One of my favourite Scots musicians. I first heard his gig at Milngavie folk club back in 2016, when we enjoyed his dynamic soul-infused voice and songs. Many were long time fans and there was a great deal of love for Ross Wilson in the room that night. He sang classics from his  albums. A Restless Soul


Since then I’ve bought several BRC albums and been to several of his concerts – at the Old Fruitmarket during Celtic Connections 


My favourite BRC songs include Red Kites, Love a little, Grateful, Edina, Over the Fields, Give me Peace in my Heart, more..... 



Blue Rose Code Milngavie folk club

Thursday 30 November 2023

The Break up of Britain Conference in recognition Tom Nairn November 2023


Tom Nairn has been a guiding light. 

He took Scotland’s constitutional questions and nationalism onto the global stage. Nairn gave us secure political foundations on which to build. He was instrumental in changing Scotland’s nationalism from a parochial to a more international and wide ranging civic nationalism. 


After the failed 1978 Scottish assembly referendum – there was broad movements for democratic renewal. Nairn marched every step of the way. He was deeply humane. He was both a poet and philosopher: he was a revolutionary and son of European culture. He was Professor of politics Melbourne.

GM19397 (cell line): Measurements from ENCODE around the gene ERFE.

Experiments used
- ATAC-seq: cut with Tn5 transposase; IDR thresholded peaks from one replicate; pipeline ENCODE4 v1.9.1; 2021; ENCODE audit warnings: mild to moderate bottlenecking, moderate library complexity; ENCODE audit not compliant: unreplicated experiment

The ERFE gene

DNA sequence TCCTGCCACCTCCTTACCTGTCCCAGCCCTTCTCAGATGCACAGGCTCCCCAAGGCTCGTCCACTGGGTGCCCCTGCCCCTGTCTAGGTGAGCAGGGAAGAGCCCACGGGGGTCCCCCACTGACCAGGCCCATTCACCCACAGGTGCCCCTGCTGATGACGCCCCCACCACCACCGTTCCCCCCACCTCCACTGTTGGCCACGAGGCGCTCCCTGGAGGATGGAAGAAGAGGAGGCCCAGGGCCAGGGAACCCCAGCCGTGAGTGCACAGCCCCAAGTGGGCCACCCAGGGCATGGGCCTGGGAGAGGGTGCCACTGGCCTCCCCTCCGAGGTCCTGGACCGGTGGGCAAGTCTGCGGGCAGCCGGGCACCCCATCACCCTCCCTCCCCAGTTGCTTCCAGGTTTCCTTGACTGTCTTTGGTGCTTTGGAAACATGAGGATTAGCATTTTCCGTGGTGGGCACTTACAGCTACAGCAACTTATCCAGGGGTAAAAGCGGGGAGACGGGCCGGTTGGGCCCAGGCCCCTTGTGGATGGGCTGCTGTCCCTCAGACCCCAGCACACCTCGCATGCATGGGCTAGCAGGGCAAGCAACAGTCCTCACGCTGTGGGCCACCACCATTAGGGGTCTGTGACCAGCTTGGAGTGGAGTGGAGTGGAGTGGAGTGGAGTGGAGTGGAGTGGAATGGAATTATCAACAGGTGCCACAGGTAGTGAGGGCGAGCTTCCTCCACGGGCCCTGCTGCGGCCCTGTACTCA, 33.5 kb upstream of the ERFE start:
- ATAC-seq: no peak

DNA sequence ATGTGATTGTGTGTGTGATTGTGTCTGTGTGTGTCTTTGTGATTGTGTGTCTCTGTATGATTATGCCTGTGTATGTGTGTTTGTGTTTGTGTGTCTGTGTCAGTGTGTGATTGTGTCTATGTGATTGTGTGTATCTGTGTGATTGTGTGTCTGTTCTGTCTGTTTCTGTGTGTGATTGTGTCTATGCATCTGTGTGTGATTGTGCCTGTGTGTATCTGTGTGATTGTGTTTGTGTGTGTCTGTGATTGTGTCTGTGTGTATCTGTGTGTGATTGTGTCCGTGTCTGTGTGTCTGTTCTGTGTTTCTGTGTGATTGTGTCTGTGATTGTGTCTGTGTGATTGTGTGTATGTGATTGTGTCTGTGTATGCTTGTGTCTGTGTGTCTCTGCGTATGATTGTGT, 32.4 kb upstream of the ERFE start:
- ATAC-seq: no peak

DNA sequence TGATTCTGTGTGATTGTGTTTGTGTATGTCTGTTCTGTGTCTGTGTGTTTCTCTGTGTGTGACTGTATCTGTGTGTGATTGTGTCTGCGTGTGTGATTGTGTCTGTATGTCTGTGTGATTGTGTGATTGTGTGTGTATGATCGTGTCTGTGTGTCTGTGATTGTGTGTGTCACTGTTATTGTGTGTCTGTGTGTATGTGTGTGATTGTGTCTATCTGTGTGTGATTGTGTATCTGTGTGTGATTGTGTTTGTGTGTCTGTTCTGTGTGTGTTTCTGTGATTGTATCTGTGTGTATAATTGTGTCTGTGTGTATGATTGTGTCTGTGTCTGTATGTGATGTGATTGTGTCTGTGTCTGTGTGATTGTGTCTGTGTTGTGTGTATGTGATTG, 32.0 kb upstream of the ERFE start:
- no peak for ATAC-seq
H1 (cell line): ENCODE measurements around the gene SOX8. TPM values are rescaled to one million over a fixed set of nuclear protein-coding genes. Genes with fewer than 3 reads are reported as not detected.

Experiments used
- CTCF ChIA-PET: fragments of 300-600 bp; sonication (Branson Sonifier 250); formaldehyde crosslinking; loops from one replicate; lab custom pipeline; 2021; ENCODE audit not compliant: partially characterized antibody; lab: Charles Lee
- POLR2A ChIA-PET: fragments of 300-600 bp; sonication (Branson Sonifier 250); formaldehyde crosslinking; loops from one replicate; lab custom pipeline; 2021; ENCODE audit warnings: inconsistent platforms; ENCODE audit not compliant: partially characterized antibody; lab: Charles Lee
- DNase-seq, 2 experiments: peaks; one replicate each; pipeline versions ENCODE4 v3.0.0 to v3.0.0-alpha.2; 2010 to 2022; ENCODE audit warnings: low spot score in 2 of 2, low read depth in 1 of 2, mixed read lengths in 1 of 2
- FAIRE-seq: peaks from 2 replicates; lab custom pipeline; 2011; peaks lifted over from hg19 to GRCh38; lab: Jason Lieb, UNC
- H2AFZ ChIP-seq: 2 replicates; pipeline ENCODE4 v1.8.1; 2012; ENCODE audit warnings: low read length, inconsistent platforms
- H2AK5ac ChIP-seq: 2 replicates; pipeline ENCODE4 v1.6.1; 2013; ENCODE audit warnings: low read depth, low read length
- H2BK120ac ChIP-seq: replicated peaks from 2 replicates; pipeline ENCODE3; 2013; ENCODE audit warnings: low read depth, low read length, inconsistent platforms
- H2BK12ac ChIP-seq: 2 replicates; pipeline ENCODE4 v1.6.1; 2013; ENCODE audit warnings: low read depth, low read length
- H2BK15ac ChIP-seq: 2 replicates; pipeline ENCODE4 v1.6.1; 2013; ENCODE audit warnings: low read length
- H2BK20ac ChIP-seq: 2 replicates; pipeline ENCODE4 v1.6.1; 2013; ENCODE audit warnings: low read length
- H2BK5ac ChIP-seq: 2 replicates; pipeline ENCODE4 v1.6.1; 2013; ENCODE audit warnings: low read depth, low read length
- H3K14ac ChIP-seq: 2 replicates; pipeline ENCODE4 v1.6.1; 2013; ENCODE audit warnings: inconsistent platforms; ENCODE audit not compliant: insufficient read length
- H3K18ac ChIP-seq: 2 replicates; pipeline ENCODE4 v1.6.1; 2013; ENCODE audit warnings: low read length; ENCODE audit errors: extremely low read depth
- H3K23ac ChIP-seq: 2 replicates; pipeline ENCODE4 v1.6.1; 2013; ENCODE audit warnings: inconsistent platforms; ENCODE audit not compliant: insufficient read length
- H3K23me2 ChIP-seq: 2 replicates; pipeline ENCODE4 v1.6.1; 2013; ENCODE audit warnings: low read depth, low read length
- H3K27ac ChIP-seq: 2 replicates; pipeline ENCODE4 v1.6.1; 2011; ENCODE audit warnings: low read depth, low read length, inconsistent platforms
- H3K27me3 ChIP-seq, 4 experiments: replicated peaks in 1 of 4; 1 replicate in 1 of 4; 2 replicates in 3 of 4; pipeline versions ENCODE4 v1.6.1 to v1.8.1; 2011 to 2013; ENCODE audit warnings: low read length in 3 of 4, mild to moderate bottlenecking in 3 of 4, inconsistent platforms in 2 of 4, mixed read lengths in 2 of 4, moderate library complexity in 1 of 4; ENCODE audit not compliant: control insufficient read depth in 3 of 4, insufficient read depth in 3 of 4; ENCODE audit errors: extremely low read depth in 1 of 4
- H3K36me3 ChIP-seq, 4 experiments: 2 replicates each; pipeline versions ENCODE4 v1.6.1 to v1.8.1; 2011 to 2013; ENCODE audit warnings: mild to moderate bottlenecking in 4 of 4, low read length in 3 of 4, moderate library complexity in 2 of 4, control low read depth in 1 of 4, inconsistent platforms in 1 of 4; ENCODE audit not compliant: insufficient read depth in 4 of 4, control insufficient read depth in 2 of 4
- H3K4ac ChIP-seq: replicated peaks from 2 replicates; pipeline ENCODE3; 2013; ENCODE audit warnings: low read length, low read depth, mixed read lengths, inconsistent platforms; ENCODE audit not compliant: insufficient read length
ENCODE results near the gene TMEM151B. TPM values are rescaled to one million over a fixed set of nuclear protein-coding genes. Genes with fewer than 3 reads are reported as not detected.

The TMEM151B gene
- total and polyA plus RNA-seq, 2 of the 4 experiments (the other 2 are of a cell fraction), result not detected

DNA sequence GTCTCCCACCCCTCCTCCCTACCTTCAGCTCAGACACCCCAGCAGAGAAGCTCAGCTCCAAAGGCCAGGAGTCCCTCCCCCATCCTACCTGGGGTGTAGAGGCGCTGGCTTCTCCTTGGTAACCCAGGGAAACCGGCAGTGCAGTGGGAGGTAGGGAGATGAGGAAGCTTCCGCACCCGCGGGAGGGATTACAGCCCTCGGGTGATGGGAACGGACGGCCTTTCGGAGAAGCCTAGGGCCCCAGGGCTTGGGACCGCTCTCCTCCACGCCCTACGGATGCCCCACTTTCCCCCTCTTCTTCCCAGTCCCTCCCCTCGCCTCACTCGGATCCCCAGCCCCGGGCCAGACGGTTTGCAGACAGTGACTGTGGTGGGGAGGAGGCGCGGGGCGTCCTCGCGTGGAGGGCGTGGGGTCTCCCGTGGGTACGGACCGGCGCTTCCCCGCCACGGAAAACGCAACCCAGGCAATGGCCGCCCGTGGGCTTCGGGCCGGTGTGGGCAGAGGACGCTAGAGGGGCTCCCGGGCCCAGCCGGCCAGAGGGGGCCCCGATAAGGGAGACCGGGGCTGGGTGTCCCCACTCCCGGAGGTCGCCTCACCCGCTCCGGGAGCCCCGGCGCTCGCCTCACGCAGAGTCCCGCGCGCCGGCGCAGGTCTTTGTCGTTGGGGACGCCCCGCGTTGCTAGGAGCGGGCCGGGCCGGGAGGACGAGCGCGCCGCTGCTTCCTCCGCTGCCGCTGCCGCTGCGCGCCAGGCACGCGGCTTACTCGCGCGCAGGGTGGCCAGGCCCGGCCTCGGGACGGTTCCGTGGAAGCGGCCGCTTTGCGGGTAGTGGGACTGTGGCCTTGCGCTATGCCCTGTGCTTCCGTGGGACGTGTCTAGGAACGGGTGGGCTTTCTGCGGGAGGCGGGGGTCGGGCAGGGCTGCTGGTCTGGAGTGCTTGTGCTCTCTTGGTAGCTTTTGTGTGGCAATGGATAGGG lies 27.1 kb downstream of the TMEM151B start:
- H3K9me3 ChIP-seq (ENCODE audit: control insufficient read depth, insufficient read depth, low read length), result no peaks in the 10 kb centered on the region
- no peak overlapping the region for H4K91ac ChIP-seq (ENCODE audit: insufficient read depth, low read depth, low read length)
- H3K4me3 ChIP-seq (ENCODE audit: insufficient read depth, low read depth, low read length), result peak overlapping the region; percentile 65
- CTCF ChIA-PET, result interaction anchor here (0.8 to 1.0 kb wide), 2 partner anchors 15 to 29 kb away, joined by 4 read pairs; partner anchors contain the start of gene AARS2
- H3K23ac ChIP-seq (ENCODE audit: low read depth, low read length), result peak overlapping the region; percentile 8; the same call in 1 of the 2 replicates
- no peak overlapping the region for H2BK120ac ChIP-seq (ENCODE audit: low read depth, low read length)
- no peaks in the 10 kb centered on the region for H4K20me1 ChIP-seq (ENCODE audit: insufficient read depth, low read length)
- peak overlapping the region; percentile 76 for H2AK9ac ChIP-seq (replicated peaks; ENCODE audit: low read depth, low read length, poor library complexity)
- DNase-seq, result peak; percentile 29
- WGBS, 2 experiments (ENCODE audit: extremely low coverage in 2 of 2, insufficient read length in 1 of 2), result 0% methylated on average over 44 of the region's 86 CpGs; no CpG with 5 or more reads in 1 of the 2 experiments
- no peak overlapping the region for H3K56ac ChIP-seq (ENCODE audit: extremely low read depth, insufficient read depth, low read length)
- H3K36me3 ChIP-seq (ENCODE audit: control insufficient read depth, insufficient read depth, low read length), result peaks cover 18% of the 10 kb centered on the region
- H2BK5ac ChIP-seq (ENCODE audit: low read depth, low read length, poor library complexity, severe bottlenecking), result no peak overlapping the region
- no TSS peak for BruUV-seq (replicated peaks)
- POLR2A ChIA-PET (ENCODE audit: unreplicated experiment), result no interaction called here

Clive Lewis

The conference brought voices from around all the four nations together.

*Green MP Caroline Lucas

English people also feel without a voice. Some cling to delusions and divisions – Brexit has deepened the crisis: every English region voted to leave. Who are the English? has been hijacked by the right. England is also the land of Tom Paine, chartists, suffragettes and ancient multi-cultural heritage. Is there another England – its urgent and important we must rediscover a new England Free these histories.


*Plaid Cymru MP Leanne Woods

Brexit vote expressed the democratic crisis – with our unelected elite making our decisions. Labour are about continuity and only so such devolution: its never enough. She spoke of the devastation of the miners  strikes and disaster, didn’t matter. Our binary outcomes – with PR, won’t go beyond red tie/ blue tie. Welsh devolution not more than the Welsh assembly and of the preservation and control from the centre. 


*CLVE LEWIS labour MP for Norwich south.